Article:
Education Students Plan Week of Service Sept. 26-30

Seniors to read 'Pass It On' to Lafayette elementary school students

‘Pass It On’ tells the story of how author William Faulkner helped Earnest McEwen Jr. achieve his dream of going to college. UM seniors plan to read the book to Lafayette Upper Elementary School fourth-graders during the Week of Service observance.

OXFORD, Miss. – Senior education majors at the University of Mississippi will read a book to area elementary school students as part of their Week of Service in conjunction with the 60th anniversary of the university’s integration.

The UM School of Education is partnering with the Lafayette County school district Sept. 26-30. Seniors majoring in elementary education will visit Lafayette Upper Elementary School on Monday (Sept. 26) and Wednesday (Sept. 28) to read “Pass It On” (Two Sylvias Press, 2017), by Gloria J. McEwen Burgess, to fourth-graders.

Brandy Newman, the school librarian, will assist Ole Miss students with the reading of the book. Afterward, fourth-grade classes will receive one book to take back to their homerooms.

The story of ‘Pass It On’ follows the quest by Earnest McEwen Jr. to go to college. Submitted photo

“We are using this wonderful children’s picture book about the author’s father, Earnest McEwen Jr., and his life-changing relationship with Nobel and Pulitzer Prize-winning author William Faulkner,” said Virginia Moore, UM associate professor of education and elementary teacher education program coordinator.

“We hope this book about courage, hope and change will encourage our UM students to realize the power of education and how teaching can change the trajectory of a child’s life.”

Similar events are planned with other school districts, Moore said.

“We hopeful some juniors and School of Education faculty members will sign up as well,” she said.

Before reading the book, UM students will share a little about James Meredith’s enrollment at Ole Miss to provide context for the story the fourth-graders are about to hear.

“For the fourth-graders, we hope that through learning about Ernie McEwen and James Meredith’s stories students will understand the value of courage, knowledge, opportunity and perseverance,” said Avery McNeece, assistant director for community partnerships in the university’s Division of Diversity and Community Engagement.

“That they will be able to identify ways displaying courage can help persevere in even the toughest of situations, and that through the pursuit of knowledge they can accomplish their dreams.”

Karen Davidson Smith, clinical associate professor of teacher education, approached senior education majors about working with the Center for Community Engagement for the 60th anniversary of the university’s integration.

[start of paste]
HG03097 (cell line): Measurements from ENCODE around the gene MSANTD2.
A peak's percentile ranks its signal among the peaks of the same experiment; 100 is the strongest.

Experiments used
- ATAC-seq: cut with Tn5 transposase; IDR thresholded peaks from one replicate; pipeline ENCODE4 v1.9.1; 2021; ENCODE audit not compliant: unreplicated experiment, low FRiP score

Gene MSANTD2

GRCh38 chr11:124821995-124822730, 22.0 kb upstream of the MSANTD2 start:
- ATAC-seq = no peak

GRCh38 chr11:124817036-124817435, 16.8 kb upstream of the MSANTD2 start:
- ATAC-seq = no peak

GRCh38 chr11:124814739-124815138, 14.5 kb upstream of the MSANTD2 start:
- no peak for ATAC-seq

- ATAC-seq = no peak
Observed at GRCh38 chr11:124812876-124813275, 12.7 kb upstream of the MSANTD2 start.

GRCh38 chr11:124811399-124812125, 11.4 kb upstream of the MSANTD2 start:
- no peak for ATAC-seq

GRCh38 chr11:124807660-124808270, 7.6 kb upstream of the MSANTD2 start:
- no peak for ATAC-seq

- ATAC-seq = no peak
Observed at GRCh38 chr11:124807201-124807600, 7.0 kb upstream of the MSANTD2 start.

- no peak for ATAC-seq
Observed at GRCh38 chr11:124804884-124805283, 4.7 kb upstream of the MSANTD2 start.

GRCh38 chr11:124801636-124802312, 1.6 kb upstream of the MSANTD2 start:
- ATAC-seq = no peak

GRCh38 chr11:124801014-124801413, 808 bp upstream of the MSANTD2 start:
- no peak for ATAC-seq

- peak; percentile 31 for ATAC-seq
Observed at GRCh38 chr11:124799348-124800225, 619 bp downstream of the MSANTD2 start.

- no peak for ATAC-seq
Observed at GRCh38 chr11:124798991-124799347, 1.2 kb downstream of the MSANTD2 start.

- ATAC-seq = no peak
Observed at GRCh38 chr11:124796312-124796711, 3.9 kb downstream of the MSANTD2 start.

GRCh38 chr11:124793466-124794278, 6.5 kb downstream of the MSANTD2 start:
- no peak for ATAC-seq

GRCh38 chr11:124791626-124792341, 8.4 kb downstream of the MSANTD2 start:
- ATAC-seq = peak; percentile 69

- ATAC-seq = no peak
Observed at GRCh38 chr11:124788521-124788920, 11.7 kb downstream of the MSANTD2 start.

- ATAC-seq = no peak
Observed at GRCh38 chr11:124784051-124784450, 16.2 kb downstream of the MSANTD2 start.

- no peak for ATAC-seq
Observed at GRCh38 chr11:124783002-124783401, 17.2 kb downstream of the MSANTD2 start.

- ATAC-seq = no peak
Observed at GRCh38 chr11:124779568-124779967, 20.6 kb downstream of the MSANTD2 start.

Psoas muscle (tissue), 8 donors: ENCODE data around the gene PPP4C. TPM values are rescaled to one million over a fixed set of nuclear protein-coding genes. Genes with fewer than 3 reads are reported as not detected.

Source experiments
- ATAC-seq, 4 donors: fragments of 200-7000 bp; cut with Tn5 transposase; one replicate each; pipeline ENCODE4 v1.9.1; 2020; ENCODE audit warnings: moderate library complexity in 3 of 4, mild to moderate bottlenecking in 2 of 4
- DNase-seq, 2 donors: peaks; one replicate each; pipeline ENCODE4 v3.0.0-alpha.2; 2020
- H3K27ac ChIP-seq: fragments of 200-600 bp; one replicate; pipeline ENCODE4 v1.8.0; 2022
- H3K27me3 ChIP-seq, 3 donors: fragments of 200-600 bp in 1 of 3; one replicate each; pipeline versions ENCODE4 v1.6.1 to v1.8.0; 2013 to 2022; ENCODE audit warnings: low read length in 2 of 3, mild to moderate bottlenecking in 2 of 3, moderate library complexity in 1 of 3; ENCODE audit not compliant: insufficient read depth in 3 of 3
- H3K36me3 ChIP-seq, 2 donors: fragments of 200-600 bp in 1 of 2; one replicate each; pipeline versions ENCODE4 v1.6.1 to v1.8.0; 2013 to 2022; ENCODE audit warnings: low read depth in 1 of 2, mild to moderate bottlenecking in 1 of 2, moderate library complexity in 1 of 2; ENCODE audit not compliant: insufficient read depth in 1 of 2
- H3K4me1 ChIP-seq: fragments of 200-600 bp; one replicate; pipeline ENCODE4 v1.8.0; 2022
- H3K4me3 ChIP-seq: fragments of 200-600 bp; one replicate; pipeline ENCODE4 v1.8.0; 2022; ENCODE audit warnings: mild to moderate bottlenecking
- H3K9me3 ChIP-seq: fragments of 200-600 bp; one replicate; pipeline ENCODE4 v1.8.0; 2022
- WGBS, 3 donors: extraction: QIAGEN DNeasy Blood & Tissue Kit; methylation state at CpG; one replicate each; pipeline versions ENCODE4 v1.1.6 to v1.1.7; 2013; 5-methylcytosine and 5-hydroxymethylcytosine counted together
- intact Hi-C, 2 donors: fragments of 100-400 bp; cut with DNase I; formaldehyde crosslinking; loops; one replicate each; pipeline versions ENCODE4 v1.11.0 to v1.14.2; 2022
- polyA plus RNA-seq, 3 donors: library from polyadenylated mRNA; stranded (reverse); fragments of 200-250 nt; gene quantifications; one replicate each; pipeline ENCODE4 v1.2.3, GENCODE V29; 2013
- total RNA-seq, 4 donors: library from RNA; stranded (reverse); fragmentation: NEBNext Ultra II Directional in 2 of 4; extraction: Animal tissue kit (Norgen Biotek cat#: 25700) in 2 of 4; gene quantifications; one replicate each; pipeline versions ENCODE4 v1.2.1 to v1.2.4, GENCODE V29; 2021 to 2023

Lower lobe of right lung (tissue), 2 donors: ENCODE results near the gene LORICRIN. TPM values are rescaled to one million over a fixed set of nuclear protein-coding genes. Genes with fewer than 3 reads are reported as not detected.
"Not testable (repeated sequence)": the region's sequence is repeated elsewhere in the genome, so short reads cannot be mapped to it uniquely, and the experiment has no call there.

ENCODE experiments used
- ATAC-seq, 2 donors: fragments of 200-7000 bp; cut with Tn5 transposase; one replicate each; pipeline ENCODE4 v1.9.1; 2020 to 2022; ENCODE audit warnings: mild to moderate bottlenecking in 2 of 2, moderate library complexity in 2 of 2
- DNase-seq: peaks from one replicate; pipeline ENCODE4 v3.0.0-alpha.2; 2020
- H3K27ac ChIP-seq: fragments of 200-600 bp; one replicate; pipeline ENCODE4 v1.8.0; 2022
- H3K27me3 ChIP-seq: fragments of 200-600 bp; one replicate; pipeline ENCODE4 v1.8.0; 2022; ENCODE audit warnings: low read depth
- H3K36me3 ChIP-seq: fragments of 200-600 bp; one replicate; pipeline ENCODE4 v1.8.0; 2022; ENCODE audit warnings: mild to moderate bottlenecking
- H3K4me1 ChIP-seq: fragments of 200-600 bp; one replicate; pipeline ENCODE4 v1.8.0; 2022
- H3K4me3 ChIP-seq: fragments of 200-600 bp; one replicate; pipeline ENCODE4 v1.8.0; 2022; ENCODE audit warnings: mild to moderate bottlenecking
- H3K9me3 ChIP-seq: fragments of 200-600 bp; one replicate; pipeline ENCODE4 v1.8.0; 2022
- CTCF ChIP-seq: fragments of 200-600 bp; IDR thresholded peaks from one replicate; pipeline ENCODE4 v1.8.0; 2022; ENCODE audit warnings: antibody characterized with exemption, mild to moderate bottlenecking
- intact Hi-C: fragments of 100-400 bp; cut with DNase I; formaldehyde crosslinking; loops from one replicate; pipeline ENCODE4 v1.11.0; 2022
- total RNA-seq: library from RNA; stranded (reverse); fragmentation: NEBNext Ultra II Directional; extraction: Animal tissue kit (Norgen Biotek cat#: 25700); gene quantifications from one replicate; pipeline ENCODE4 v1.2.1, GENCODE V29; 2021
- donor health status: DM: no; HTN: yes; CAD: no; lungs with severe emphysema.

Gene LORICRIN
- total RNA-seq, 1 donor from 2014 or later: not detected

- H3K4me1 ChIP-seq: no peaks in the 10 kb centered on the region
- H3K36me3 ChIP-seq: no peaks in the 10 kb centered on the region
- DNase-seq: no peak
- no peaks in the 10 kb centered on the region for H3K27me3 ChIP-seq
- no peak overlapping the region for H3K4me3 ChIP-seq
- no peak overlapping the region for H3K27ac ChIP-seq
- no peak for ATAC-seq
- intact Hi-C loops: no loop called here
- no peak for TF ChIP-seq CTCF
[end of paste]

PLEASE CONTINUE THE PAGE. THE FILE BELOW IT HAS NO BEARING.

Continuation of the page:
“We should look toward the future with optimism and with a sense of commitment to the success of our graduates through the learning environment we build for them,” she said. “It is my goal to create a community of individuals that place equal value on understanding and appreciating our difference as well as our similarities.”

The literacy project was developed by the Division of Diversity and Community Engagement staff in partnership with School of Education faculty and local teachers and administrators.

“The Week of Service reading project was created to increase local elementary students’ understanding of the significance and legacy of James Meredith for our local community, higher education, Mississippi and the nation,” said Castel Sweet, the division’s director of community engagement.

“The project aligns with and supports the fourth-grade state social studies standards that focus on naming important people like James Meredith in the modern civil rights movement and explaining key events and actors, including the Ole Miss riots and James Meredith.”

In connection with the theme of “Pass It On,” organizers hope that volunteers and fourth-graders are able to identify ways in which any act of kindness, no matter how small, can bring about positivity and change the community, Sweet said.

“Ernie had the courage to pursue his dreams and aspirations of going to college even if it appeared inaccessible to him due to segregation,” Sweet said. “His pursuit of knowledge can be observed in his love for books and reading.”

Working as a janitor, Burgess could support his family while also gaining access to the university in the only way possible for a Black man at that time. He maintained his love for reading, and his quest for knowledge was observed by others at the university, including Faulkner.

“Through this connection, Ernie was able to attend Alcorn State University,” Sweet said. “Ernie’s story illustrated his courage to pursue knowledge through the opportunities provided to him, no matter how challenging things may be.”